The region for this edition is China. The round-up will be hosted at Blazing Hot Wok and will be posted around/after August 20.

Regional Recipes information


  1. love love love this part of pork. the fat bits made it very forgiving ;) i normally grill it with lots of kecap manis and make some kind of skewerless indonesian sate :)

  2. Hi TS and JS:
    Very nice! When I saw that picture and without having read the article, I was already thinking about the dim sum we had.
    Now ... how am I gonna hint to Suanne to make this at home. LOL!

  3. The cheeks of most animals are some of the best parts of the beast. I like your flavor profile, especially the W sauce.

  4. I had braised pork cheeks at a french restaurant that were really tasty. Now I hear they are going to be the new item at the MN State Fair this year, served with a peach glaze

  5. I never see interesting cuts of meat like this...maybe I have to ask. Yours looks delicious. So nice and juicy.

  6. polished most likely means that they have trimmed more of the fat off. I make this at home a lot. if there is a fat layer, you need not worry as it will burn off under the broiler. the best/easiest way to cook it is a bit of salt and pepper on both sides with minced garlic, broil it until done.....make sure to brown it well for best texture and flavour.

  7. looks delicious. I have been looking for pork jowl for a while.

  8. Awwwww, thanks for this post TS. That is so sweet. You are the first person who has dedicated a post to me.

    I was going to make the jowl and you beat me to it. I will use the ready-to-use Korean BBQ sauce and let you know.



  9. this part of pork look like fatty tuna part!! look delicious...and like char siew!!

  10. The meat must be so tender there! In the cheeks.

  11. Pig + cheeks = love.

    All this pig talk has really got me thinking I need to have a chat with my butcher and see if he can hook me up with this stuff.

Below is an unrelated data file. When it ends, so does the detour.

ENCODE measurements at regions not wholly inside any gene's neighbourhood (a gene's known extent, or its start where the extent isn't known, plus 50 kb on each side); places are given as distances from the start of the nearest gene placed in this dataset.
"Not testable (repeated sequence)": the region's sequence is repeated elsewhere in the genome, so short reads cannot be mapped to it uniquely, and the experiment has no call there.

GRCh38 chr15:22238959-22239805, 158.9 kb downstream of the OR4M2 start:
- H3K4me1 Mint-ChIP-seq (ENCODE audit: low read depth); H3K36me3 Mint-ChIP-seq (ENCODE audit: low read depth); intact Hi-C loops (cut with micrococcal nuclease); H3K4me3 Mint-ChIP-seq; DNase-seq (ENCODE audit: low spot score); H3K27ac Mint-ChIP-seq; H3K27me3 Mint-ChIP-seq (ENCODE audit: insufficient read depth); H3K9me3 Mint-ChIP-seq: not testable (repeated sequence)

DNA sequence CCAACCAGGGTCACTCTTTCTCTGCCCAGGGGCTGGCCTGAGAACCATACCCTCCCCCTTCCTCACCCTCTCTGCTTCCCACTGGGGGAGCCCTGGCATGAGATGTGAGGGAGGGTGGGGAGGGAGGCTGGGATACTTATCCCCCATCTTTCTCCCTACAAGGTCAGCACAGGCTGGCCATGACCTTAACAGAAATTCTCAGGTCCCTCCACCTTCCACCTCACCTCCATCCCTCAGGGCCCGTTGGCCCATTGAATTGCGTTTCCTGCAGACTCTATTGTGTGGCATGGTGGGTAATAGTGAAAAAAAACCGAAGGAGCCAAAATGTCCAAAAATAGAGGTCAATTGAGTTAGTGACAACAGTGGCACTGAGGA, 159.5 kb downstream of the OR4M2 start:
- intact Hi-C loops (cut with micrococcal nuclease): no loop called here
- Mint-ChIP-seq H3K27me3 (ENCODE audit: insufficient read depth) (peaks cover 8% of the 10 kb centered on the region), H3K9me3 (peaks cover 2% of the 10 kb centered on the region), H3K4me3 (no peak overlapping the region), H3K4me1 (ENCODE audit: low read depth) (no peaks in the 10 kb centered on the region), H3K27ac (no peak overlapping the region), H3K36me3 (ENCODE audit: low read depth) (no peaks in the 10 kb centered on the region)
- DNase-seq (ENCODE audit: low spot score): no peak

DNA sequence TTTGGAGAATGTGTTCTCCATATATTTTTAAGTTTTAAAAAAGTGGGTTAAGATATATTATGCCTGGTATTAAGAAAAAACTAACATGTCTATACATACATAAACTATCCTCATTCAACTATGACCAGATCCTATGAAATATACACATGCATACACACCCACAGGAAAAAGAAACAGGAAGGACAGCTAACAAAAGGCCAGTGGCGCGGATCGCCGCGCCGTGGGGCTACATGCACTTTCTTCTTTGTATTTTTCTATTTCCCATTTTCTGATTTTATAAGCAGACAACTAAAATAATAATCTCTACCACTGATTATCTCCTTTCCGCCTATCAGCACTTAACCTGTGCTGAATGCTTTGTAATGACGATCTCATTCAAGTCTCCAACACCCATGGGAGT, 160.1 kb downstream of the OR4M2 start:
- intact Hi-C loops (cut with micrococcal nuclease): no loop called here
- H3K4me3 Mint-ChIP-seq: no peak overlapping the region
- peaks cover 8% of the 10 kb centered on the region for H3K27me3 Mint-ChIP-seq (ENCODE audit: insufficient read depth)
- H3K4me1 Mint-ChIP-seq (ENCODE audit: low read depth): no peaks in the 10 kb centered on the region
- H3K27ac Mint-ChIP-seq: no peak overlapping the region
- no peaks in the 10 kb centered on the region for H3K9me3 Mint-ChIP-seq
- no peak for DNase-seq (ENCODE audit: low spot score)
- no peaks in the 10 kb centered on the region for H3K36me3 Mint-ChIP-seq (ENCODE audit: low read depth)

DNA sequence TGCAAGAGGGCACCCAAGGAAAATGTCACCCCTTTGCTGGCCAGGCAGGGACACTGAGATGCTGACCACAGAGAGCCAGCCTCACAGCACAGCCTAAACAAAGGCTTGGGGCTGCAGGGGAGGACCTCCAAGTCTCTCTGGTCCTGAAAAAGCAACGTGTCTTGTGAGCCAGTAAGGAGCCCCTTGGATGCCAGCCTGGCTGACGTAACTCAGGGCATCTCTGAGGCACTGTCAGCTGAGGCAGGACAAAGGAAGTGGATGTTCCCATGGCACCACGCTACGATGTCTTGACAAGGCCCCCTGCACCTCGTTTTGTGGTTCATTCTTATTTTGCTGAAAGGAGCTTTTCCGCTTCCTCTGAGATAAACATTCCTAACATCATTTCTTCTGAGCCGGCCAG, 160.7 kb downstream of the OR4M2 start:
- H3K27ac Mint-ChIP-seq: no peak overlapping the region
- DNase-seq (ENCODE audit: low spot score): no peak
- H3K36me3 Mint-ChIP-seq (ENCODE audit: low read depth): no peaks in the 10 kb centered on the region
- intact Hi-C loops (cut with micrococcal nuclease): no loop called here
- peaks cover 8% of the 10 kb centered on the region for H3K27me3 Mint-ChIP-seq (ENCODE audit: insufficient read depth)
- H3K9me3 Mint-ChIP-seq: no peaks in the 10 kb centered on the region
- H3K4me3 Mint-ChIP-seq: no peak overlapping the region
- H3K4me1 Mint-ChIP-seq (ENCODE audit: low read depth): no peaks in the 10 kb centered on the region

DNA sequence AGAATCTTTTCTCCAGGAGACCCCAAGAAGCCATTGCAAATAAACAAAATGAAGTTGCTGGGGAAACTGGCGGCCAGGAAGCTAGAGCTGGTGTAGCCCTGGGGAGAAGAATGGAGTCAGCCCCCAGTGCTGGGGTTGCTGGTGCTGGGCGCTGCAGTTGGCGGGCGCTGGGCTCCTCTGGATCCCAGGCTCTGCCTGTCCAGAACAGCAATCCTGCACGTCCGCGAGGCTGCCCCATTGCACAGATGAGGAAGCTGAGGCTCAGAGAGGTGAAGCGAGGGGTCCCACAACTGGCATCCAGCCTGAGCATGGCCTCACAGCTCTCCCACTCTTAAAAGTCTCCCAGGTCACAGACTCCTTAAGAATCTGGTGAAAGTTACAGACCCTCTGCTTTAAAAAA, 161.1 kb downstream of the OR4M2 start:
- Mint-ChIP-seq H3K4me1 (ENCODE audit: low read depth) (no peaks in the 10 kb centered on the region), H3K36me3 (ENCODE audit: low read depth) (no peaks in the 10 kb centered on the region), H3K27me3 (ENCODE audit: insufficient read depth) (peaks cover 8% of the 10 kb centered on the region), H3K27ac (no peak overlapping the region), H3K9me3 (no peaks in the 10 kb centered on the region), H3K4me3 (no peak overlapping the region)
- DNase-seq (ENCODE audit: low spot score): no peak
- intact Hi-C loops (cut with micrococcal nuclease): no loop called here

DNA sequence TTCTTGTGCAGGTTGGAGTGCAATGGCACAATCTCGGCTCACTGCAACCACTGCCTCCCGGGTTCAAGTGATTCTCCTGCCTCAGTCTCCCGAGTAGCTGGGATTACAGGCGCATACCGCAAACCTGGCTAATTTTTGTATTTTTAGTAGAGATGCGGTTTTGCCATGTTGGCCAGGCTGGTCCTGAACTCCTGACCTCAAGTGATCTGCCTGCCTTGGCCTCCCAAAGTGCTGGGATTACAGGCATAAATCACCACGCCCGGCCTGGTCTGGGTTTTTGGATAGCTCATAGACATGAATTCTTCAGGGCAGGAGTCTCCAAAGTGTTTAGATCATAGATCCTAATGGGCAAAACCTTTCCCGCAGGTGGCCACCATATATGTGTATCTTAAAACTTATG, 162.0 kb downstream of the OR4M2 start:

12. I've only ever had pork jowl cured, as guanciale (essential to a classic pasta carbonara). In fact I've never even seen it for sale raw. Would love to get some and try out this recipe.

  13. I love pork cheeks! Although not easy to find here...This looks fantastic! Sweet pork goodness -- just my type of dish :)

  14. M... Rita:
    That's a great idea! Something really simple. We'll try it with just plain kecap manis next time.

    Haha... It's actually a very quick & easy thing to prepare at home. Let us know if your hinting works. ;)

    Thanks! Some Filipino dishes do tend to use Worcestershire.

    Oh, peach glaze! Another great idea! We recently saw something about the MN STate Fair on TV; I didn't realize it was *that* huge!

    maybelle's mom:
    Joan Nova:
    Thanks! Yeah, maybe the butchers keep that part to themselves. ;D

    Thanks for the tip. Simple does seem to be best with regards to pork cheeks.

    It really was you who was the inspiration behind the dish, hehe. We'll be looking forward to your pork cheeks!

    My Asian Kitchen:
    It's the fat that makes it good. =D

    It was tender, yet had "body" to it too.

    LOL. =)

    We would love to see *your* pork jowl dish!

    I really do think the butchers hide that part for themselves, teehee. =D